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CAMPAIGNERS have hailed Shell’s withdrawal from the Cambo oil field project off Shetland as a victory for activists after months of fighting against the proposals.
The company, which has 30 per cent equity in the development off the west coast of Shetland, said that it had concluded the economic case for investment was not strong enough.
Private equity firm Siccar Point Energy, which owns a majority stake in the field, said that it was “disappointed at Shell’s change of position,” but added: “We will continue to engage with the UK government and wider stakeholders on the future development of Cambo.”
Politicians in Scotland and across Britain had long raised concerns about the potential harm done by continuing to drill for oil and gas in the North Sea, branding Thursday night’s decision as a breakthrough.
Tessa Khan, director of Uplift, which is co-ordinating the Stop Cambo campaign, said that the widespread public and political pressure made Cambo untenable.
She said: “This is the end for Cambo. Shell has seen the writing on the wall.
“There is now broad understanding that there can be no new oil and gas projects anywhere if we’re going to maintain a safe climate.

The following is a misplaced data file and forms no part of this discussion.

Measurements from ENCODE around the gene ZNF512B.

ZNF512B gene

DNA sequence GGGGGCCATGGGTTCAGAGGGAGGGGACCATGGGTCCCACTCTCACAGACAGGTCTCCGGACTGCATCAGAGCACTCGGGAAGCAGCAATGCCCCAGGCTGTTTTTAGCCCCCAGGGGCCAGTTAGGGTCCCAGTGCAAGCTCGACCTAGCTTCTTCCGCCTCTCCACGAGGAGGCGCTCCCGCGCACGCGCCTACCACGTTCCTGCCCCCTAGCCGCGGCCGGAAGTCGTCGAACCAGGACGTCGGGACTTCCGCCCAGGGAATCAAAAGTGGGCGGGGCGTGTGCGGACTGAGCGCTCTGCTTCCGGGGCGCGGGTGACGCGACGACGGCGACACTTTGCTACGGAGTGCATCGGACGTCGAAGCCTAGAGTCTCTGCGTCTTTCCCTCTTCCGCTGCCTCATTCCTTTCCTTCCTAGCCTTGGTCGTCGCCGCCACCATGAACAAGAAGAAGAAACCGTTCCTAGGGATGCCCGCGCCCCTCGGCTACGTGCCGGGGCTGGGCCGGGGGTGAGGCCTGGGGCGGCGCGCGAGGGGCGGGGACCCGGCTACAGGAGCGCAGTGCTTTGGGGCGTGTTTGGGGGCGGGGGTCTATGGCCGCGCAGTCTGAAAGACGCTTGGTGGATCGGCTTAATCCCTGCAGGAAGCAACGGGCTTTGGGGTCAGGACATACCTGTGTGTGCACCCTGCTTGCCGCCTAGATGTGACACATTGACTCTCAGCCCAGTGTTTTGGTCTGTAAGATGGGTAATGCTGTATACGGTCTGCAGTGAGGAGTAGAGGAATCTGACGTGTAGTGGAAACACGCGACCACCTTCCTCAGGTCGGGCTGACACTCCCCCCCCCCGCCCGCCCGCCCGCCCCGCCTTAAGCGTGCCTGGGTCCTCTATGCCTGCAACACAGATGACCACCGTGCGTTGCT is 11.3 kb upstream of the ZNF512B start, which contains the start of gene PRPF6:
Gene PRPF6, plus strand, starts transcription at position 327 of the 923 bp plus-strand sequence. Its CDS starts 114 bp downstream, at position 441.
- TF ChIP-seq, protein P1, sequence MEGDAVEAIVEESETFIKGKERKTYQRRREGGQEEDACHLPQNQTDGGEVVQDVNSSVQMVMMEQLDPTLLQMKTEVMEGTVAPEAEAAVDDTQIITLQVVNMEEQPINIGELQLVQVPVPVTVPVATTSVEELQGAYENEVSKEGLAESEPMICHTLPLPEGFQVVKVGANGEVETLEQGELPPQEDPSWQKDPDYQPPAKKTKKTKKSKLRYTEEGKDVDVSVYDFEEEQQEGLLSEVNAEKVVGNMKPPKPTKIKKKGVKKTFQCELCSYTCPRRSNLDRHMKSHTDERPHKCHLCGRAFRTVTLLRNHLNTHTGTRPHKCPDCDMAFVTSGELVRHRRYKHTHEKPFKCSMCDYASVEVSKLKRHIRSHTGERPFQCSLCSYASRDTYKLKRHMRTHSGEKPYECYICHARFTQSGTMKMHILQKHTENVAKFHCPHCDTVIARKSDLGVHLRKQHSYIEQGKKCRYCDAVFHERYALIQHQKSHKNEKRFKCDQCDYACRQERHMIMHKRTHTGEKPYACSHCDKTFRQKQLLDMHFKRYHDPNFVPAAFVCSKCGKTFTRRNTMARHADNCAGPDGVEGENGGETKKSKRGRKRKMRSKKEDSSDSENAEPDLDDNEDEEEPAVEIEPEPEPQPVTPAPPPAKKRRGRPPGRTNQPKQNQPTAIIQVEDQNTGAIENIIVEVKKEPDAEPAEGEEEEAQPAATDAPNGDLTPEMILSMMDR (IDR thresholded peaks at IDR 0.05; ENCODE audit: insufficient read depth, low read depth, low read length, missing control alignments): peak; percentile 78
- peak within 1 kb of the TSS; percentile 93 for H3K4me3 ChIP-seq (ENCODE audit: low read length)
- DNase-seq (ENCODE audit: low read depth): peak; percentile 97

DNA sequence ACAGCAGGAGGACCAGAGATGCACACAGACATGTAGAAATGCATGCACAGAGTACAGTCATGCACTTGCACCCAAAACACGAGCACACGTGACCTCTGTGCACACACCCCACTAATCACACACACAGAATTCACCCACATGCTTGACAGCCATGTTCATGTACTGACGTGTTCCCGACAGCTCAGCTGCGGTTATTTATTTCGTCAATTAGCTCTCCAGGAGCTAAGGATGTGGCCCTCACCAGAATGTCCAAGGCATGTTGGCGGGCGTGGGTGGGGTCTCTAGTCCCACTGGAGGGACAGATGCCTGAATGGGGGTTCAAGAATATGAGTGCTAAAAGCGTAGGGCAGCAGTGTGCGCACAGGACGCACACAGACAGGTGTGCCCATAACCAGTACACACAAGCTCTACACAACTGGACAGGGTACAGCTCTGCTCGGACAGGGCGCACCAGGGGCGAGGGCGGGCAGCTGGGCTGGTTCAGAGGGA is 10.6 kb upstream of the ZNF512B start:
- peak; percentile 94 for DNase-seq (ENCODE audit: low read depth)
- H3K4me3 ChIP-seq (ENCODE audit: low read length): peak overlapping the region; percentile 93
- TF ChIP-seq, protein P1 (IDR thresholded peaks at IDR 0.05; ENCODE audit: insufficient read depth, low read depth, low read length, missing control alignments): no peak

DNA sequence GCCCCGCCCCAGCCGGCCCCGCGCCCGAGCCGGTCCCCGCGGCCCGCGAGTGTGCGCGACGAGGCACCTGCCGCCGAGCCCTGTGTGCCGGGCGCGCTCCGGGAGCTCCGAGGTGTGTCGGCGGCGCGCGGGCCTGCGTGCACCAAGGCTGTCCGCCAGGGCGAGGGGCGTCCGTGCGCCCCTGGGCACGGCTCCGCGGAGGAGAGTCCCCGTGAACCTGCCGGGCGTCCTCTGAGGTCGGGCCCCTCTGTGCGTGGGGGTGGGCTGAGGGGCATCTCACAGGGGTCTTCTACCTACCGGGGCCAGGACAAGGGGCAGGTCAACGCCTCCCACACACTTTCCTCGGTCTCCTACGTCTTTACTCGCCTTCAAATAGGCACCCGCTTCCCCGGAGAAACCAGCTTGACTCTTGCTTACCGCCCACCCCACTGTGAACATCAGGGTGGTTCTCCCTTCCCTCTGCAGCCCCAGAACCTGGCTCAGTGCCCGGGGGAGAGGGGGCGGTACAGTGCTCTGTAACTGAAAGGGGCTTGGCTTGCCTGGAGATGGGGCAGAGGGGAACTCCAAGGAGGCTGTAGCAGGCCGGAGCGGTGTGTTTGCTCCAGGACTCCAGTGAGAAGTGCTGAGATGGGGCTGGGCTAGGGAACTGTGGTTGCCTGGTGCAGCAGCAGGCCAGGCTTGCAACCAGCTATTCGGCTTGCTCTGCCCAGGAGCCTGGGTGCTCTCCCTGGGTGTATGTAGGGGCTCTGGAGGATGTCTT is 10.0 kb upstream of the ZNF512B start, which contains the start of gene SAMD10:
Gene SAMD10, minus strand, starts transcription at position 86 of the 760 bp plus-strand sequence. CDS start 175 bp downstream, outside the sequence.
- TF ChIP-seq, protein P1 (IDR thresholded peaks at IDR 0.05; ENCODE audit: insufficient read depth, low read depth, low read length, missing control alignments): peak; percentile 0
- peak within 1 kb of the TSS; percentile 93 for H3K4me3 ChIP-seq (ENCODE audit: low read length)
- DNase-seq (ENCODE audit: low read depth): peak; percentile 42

“This is a message to the UK government that there is no case for new oil and gas. It must put Cambo out of its misery and reject it now.”
Environmental groups have also reiterated the importance of keeping pressure on Westminster to finally reject the project.
Philip Evans, oil campaigner at Greenpeace UK, said: “The truth is rejecting the permit is the only practical option.
“Anything else would be a disaster for our climate and would leave the UK consumer vulnerable to volatile fossil fuel markets.
“It’s time Boris Johnson put this distraction aside and got on with the urgent task of delivering a just transition for off-shore workers and their communities to the green industries of the future.”
Friends of the Earth Scotland’s Caroline Rance said: “People power has made the climate-wrecking Cambo development so toxic that even oil giant Shell doesn’t want to be associated with it anymore.
“Both the UK and Scottish governments must now officially reject Cambo, say no to any future oil and gas developments in UK waters and get on with planning a fair and fast transition for people working in this industry.”
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